I first met Fay Andrada in a Brooklyn dog park where, after a few days, I finally connected her dog’s adorable brass name tag with the line of jewelry I already coveted, but did not know she designed. Anandra's work is modern and forward-thinking and I know her designs will inspire the next generation of women to explore metalworking.

“I am willing to bet that riding the New York City subway can deliver inspiration to almost anyone in any field.”
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Photo: Courtesy of echo and earl.
Justina Blakeney
Blakeney hardly needs an introduction for her legions of #jungalowstyle fans online, but for anyone who is not familiar with her design work yet, she is well-known for leading the design community toward an enthusiastic embrace of color and bold pattern. Her prolific career, transparency about the realities of running a small business, and genuine warmth and embrace of her design-world colleagues makes her a true role model.

“I’m slowly learning that I know better than anyone what is good for my business — I also care more than anyone else what happens to my business and therefore am learning to trust my gut and ask lots of questions.”
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Photo: Courtesy of Sasha Israel.
Tanya Aguiniga
When I need inspiration and motivation to work harder, I ask myself, What would Tanya do? Tanya Aguiniga is a steadfast supporter of women in craft and a powerful community-oriented activist who speaks up to celebrate and protect traditional techniques of native communities and their rights.

“Success means making meaningful work that promotes inclusivity and community.”
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Photo: Courtesy of Sasha Israel.
Julia Rothman
Of the thousands of artists and makers I’ve written about over the past 12 years, Julia Rothman has secured a permanent place in my heart because of her genuine enthusiasm for art, her dedication to constantly learning and growing, and her open-hearted embrace of her fellow artists and illustrators. I’ve seen her practice grow from a tiny debut booth at Surtex (a trade show for surface pattern design) to being featured on a national billboard campaign. I know her work will inspire young artists everywhere to dream big.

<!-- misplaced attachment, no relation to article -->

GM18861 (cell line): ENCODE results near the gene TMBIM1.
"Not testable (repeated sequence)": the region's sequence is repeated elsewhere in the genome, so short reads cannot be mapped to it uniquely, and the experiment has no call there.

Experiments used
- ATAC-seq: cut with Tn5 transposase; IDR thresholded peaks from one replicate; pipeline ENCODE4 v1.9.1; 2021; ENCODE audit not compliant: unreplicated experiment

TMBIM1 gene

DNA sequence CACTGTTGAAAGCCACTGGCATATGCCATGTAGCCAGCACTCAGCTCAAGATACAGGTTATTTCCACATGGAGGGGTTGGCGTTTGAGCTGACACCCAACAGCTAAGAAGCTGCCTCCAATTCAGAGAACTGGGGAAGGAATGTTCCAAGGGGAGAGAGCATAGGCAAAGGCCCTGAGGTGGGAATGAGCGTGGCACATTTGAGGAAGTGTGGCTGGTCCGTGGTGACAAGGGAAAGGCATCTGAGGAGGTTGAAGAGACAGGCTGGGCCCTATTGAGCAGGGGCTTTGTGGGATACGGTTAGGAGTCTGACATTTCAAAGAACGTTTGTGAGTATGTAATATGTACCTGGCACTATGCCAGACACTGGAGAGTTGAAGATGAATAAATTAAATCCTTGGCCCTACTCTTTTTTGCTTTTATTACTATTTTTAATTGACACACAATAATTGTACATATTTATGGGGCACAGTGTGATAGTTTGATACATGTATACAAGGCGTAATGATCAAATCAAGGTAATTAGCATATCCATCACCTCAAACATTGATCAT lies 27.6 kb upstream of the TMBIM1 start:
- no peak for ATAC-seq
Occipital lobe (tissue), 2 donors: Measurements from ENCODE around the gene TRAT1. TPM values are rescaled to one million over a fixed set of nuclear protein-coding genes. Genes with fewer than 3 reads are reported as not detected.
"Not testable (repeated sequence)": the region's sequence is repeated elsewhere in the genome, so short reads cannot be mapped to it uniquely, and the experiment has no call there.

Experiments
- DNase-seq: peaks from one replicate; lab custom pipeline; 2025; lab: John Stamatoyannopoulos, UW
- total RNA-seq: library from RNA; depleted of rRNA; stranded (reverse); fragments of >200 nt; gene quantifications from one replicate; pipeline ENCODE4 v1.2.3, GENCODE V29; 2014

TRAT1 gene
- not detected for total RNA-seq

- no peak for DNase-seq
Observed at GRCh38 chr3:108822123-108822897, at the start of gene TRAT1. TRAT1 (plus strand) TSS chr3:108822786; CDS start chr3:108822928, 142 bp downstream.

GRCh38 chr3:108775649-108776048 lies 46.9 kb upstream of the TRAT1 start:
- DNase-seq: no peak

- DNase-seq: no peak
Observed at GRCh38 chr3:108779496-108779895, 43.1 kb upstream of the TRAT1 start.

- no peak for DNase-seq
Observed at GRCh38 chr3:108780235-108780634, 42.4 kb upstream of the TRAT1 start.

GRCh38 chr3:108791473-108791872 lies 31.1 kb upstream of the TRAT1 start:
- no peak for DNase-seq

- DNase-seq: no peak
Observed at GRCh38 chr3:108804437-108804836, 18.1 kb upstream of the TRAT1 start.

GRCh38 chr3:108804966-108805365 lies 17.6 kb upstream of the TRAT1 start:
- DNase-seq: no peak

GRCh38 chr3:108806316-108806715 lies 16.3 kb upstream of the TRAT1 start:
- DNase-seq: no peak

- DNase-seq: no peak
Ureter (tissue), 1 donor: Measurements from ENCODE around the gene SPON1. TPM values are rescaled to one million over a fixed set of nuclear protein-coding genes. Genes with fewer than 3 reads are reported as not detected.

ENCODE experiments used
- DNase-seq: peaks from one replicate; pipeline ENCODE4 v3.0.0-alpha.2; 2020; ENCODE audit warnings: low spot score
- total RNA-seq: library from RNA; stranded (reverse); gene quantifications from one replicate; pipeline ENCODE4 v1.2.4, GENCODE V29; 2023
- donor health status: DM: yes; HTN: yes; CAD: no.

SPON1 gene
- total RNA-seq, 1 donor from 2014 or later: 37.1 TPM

“Confidence is mandatory.”
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Photo: Courtesy of Sasha Israel.
Ping Zhu
Without knowing it, I was cutting out pieces of Ping’s artwork from the New York Times and the New Yorker for years and pinning them to my inspiration board. Then, I discovered she worked down the hall from my (former) office in Brooklyn. Ping’s work conveys so much emotion, power, and movement in such strong, but subtle, ways.

“Success is contextual and fleeting, so when things are harmonious, even for a moment, I try to savor it.”
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Photo: Courtesy of Sasha Israel.
Jodie Patterson
Jodie Patterson is one of the most all-around inspiring human beings I know. Her beauty products and online shopping destination empower and celebrate ethnic diversity and have given a voice to so many women in the beauty industry who were not being recognized. I respect and admire her dedication to making everyone in her life, professionally and personally, feel welcome, included, and heard.

“Winners are losers who got backup. Full stop. If you want something, grab it. Get it. It’s yours, damn it.”
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Photo: Courtesy of Artisan Publishing.